Bo Caldwell’s City of Tranquil Light is what I think of as a personal epic, a book about human goodness and love, told by a Mennonite couple, Will and Katherine Kiehn, who are missionaries in China during 1906-1933. Katherine provides medical care and Will offers sermons as they build a congregation in Kuang P’ing Ch’eng, which means City of Tranquil Light. Caldwell wrote the novel using material from the lives of her own grandparents.
City of Tranquil Light focuses primarily on describing survival – there are threats from illness, drought, politics, and bandits – and it’s very engaging, thanks to Caldwell’s skill at hearing and conveying Will and Katherine’s voices. Caldwell tells the Kiehns’ stories through two types of first-person narrative: Will is the primary storyteller, and Caldwell works in entries from Katherine’s diary that complement Will’s accounts. Will frames their stories about China by saying that he is, in the present time, living alone in the U.S., after Katherine’s death, in a home for retired missionaries. Caldwell aptly conveys the emotions of expats, including the Kiehns’ difficulties readjusting to the U.S. after many years overseas.
The Kiehns’ voices are gentle, and their religion calms them when they are impatient or angry. The Kiehns are generally so low-key in discussing their beliefs, which are linked to God but expressed more in terms of goodness, forgiveness, and redemption, that even I, a reader without religious ties, usually (with a big exception I’ll mention below) felt able to identify with them.
Though the novel was absorbing, my selfish side sometimes wished the Kiehns had been a little less, well, tranquil. [Mild spoiler alert] I thought the best parts of the book involved the most conflict-ridden episodes for Will: after Will has a very difficult stretch at home, a bandit holds him captive, forcing Will, who is not a doctor, to provide medical treatment to the bandit’s son and “affiliates.” The bandit reappears later in the book, becoming its most interesting character.
I’ve long thought first-person narratives – particularly successful ones, such as this – are both a benefit and a curse. The benefit, of course, is a well-told story where I feel like the narrator is sitting next to me and speaking. But the curse is that a good narrator, a narrator who stays in character, tells only the stories he wants to tell, the way he wants to tell them. Caldwell’s tremendous ability to hear voices means Will speaks only of what would seem natural for a real-life Will Kiehn to speak of. It’s a minor and selfish point, but I sometimes felt a little removed from the Kiehns’ surroundings, wanting to learn more about, say, character traits of Chinese colleagues or even what went into some of their meals.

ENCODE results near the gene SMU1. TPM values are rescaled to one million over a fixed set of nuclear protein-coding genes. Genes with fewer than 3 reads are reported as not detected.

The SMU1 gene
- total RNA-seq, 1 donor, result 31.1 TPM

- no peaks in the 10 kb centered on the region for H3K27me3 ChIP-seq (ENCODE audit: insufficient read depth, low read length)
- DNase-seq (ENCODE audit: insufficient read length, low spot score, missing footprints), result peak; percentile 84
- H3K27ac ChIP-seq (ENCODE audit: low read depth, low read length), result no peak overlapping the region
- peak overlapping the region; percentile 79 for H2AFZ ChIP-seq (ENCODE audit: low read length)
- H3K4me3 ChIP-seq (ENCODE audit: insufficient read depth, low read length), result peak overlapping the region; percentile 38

I had more difficulty relating to Will’s ability to accept God’s will. (Or perhaps God’s Will?) Will’s acceptance is a crucial element of the book’s tranquility and its unrelenting – and, yes, refreshing – focus on goodness and devotion, but it left me feeling a little empty when I closed the book. I feel ungrateful writing that because City of Tranquil Light read smoothly, never lost my attention, and succeeds beautifully on its own terms… but I think I’m more partial to books that involve more intense internal conflict, questioning, and even, yes, rebellion.
Bonus: The mentions of noodles in City of Tranquil Light got me craving ants on a tree, a ground pork and noodle dish that my mother used to cook when I was a kid. Here’s a recipe that’s very similar to hers. I realized too late that my package of noodles was thin brown rice stick noodles instead of cellophane noodles, but it was still good, particularly leftover for lunch the next day.
Up Next: Karen Fossum’s Don’t Look Back.
Thank you very much to Henry Holt and Company for providing me with an advance reader’s copy of City of Tranquil Light.